Helping Parents of Addicted Loved Ones
Parents of addicted loved ones often face challenges that can quickly become overwhelming. But when you get the right help – both for your child and yourself – you can get through this difficult time and emerge as healthier people and a more cohesive and supportive unit.
Understanding Addiction in The Family
Addiction is often described as a family disorder.
This can allude to the fact that the children of parents who have struggled with compulsive substance abuse are at increased risk of having similar problems. It is also a way to acknowledge that when one person develops an addiction, their closest loved ones are likely to be impacted.
The good news is that parents and other family members can play a vital role in helping their loved one end their drug use and establish a foundation for successful recovery. In other words, addiction may well be a family disorder, but healing can also be a family endeavor.
How to Tell if Your Son or Daughter is an Addict
For many parents of addicted loved ones, accepting that their son or daughter has developed a substance use disorder can be difficult. Part of this can be due to guilt, shame, or stigma – but a lack of knowledge about the signs and symptoms of addiction can also be a contributing factor.
Signs of Addiction in Your Child
- Their performance in school or at work has declined considerably.
- They frequently miss school or work for no apparent reason.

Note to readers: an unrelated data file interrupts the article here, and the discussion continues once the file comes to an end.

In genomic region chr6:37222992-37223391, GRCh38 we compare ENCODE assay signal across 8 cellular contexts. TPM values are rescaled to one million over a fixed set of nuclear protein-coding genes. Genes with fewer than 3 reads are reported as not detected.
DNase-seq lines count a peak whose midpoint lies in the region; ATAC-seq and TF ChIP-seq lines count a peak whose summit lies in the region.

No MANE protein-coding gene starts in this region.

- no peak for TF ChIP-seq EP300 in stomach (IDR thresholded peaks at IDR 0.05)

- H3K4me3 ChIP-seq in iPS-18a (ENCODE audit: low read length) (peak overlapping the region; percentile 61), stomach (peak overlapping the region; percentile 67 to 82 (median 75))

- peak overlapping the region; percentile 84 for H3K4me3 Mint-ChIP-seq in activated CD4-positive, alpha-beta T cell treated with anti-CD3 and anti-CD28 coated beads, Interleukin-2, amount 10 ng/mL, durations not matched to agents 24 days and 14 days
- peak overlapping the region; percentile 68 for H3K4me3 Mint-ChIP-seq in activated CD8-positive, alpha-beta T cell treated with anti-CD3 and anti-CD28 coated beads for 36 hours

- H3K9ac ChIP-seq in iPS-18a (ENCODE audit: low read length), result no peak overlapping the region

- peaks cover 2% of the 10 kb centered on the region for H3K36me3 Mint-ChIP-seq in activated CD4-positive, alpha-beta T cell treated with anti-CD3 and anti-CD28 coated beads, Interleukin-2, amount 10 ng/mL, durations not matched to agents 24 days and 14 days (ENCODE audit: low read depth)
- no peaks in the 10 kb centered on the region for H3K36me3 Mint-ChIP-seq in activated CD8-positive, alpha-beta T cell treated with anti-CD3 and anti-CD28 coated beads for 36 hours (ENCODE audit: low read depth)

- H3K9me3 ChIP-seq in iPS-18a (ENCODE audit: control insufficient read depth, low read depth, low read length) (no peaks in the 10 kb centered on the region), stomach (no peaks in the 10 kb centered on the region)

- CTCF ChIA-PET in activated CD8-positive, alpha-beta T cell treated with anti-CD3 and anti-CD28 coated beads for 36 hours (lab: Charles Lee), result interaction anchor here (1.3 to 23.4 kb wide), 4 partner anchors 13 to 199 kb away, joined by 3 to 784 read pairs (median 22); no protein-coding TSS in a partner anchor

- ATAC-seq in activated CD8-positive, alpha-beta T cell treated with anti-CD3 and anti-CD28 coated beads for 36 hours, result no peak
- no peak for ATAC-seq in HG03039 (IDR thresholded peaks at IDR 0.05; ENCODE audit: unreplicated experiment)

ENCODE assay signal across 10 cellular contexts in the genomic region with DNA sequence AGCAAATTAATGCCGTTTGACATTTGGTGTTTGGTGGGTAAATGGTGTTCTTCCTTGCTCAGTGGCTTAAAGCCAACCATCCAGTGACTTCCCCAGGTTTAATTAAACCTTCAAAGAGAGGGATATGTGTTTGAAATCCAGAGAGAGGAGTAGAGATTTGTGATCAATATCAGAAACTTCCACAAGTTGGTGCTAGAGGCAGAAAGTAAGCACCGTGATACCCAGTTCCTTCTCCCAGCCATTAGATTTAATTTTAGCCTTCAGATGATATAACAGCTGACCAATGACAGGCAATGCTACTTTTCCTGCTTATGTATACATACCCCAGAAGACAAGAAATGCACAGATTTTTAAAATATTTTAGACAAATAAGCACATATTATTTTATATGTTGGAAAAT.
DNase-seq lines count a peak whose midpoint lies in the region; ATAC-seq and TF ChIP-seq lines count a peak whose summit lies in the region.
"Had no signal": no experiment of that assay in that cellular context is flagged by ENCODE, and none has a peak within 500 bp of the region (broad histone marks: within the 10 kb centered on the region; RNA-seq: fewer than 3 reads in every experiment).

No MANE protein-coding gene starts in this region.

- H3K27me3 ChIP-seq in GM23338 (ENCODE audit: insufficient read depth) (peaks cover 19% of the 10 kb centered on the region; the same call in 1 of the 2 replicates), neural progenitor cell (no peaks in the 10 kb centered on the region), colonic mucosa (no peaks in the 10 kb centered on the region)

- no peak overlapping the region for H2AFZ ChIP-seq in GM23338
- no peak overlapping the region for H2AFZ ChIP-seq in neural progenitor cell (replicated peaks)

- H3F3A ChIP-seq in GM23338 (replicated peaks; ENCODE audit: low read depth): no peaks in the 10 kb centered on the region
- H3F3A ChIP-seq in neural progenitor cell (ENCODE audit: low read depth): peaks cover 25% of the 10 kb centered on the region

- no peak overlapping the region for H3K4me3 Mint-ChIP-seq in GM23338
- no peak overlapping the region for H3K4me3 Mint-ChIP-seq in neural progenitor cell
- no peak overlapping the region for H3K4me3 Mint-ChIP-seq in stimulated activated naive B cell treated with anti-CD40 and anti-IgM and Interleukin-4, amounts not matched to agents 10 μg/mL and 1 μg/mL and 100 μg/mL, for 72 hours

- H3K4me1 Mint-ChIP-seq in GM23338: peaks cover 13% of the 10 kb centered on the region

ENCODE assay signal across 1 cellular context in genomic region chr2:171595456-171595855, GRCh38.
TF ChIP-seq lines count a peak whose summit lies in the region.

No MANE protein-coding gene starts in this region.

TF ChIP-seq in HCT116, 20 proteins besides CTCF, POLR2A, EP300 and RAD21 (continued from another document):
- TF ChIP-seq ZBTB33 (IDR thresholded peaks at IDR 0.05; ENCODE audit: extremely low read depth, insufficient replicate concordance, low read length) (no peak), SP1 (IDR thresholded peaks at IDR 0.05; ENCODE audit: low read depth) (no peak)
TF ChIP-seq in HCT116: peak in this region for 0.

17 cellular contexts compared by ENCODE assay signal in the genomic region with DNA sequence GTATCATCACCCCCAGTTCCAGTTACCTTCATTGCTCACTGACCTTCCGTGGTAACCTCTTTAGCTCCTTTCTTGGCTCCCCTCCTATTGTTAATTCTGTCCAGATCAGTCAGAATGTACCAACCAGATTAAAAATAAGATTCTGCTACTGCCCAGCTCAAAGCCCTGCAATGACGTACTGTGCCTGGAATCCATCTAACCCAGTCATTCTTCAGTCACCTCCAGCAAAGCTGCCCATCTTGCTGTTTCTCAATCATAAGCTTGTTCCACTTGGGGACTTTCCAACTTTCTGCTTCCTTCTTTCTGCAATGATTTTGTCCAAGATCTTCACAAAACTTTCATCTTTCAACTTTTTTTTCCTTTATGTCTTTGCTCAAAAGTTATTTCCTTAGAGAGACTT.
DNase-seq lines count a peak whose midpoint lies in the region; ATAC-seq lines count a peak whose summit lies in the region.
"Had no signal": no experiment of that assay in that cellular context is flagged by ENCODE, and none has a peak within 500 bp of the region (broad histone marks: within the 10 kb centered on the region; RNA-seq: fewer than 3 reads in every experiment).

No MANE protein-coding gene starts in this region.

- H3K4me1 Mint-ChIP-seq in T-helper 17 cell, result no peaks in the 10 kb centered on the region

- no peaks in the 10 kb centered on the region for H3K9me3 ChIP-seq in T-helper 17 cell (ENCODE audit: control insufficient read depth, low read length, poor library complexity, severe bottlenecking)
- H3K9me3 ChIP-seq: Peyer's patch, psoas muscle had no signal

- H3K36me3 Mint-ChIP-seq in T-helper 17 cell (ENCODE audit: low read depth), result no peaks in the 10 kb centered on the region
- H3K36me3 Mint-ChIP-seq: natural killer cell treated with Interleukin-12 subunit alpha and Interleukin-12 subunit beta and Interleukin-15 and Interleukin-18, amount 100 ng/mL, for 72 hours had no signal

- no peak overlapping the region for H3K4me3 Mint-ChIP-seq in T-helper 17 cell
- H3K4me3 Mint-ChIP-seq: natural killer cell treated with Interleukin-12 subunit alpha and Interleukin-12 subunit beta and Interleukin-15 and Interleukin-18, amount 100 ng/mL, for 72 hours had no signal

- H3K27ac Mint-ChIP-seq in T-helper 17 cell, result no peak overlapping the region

- They seem to be neglecting their appearance and personal hygiene.
- They have begun to pull away from you and from their friends.
- They have become secretive about how they spend their time (and who they spend it with).
- They undergo dramatic swings in mood, attitude, and energy.
- They have unintentionally gained or lost a noticeable amount of weight.
- They claim that they function better after they’ve had a few drinks or used other substances.
- They become angry or irritated when they can’t drink alcohol or use other substances.
- They don’t seem to be interested in topics or activities that used to be very important to them.
- They have unexplained financial problems.
- They don’t seem to be able to experience joy or cope with sadness without using substances.
On their own, none of the signs or symptoms listed above are definitive proof that your child has developed an addiction. But if several (or all) of them apply to your son or daughter, you should have a serious discussion with them about getting help.
In addition to looking for the indicators listed above, keep an eye out for any other sudden or unexplained changes in your child’s mindset, appearance, and/or behaviors. You don’t have to be a substance abuse expert to notice that your child is in crisis. You just need to know your child.
How Can Parents Address Addiction to Their Addicted Children?
Once they understand that their child has a substance abuse problem, the next challenge for parents of addicted loved ones is deciding how they can help.